Speaking of foods, all the wonderful things to see and do require a goodly amount energy. So it’s fortunate that Welsh food is so delicious. Make sure to stop often at one of the many charming tea shops. Welsh cakes, a sort-of flat scone dusted with sugar, and bara brith, a fruit cake laced with raisins and walnuts, are two of my favorite snacks. Salt marsh lamb and Usk Valley beef win culinary kudos. Oh, and don’t get me started on the amazing array of local artisanal cheeses. Teifi Celtic Promise, Cenarth Perl Las, Gorwydd Caerphilly . . . needless to say, I came home packing a few extra pounds—alas, on my person, not in my suitcase!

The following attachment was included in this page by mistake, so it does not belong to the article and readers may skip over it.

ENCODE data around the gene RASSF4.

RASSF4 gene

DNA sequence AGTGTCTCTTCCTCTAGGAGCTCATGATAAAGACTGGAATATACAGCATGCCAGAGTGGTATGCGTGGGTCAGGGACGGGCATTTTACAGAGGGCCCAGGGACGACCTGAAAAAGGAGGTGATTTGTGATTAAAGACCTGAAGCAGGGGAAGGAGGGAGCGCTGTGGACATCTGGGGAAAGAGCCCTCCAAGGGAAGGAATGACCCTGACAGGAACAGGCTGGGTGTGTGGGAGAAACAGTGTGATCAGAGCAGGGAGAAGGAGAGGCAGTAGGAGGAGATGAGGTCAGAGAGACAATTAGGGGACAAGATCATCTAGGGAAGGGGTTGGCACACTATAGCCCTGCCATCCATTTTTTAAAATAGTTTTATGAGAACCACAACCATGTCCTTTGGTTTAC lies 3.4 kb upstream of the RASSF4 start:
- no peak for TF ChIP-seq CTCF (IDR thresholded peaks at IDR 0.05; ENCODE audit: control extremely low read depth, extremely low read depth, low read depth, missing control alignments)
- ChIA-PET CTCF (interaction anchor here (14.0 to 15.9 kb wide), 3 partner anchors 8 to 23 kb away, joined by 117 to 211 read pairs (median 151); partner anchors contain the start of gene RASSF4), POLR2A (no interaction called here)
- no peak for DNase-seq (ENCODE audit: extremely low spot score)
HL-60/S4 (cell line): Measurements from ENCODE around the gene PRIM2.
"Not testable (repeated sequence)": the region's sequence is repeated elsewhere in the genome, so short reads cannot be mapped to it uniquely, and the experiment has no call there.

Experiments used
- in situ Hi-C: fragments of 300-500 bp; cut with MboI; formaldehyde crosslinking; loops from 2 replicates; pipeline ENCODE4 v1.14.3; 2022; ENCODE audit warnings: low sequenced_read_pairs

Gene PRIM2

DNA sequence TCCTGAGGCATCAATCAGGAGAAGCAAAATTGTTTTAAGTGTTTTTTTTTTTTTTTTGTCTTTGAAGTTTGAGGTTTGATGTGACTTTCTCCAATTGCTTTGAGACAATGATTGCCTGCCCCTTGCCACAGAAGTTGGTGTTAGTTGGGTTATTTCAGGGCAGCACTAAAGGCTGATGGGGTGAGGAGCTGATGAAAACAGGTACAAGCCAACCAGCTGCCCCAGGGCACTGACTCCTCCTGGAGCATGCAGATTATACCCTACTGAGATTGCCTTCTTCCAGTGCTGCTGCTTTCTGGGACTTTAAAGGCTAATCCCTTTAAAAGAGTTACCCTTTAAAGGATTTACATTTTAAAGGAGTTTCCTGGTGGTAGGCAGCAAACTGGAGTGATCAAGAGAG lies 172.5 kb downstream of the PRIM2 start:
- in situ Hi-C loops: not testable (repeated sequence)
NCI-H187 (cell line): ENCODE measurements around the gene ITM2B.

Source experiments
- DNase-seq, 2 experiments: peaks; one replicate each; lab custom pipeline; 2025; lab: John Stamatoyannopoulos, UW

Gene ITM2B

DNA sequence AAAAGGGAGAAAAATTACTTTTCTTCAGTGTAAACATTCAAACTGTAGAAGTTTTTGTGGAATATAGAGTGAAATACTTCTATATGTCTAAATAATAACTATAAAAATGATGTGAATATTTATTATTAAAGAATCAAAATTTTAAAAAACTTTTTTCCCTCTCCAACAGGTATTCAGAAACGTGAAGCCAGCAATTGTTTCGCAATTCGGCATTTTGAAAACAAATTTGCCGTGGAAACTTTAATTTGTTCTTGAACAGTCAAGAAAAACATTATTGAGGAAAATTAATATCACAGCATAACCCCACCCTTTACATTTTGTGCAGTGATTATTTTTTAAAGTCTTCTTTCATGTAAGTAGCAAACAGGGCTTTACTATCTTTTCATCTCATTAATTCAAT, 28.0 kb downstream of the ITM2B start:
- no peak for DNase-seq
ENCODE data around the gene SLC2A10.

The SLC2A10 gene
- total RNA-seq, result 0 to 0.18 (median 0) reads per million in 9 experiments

This short tour does not nearly do justice to the magical kingdom that is Wales. (If you've never been to this part of Great Britain, I heartily recommend a visit!) Like Celtic bards of old, I could wax poetic for hours describing the hauntingly beautiful legends and landscapes. However, I shall leave you with just a last, short word. I dearly love my traditional British historical heroes—a London Corinthian, with gleaming Hessians and a perfectly tied Trone d’Amour still makes my heart go pitter-pat. And a Highlander with kilt and claymore is a sight to make any lady swoon. But after meeting a number of black-haired, blue-eyed Welshmen, with the lilt of laughter and poetry in their voices, I’m already imagining a hero for my new trilogy. His name is Gruffydd . . .or Rhys . . . or Ioan . . . (shown here is Welshman Ioan (Horatio Hornblower) Gruffudd as Lancelot. Need I say more?)Now, how about you? Are you familiar with Wales and its legends? Did you love the stories of King Arthur and the Round Table as much as I did as a child? Or did you have a favorite tale or myth from another country. (My mother was Swiss, so I also grew up knowing all about William Tell and his famous apple!)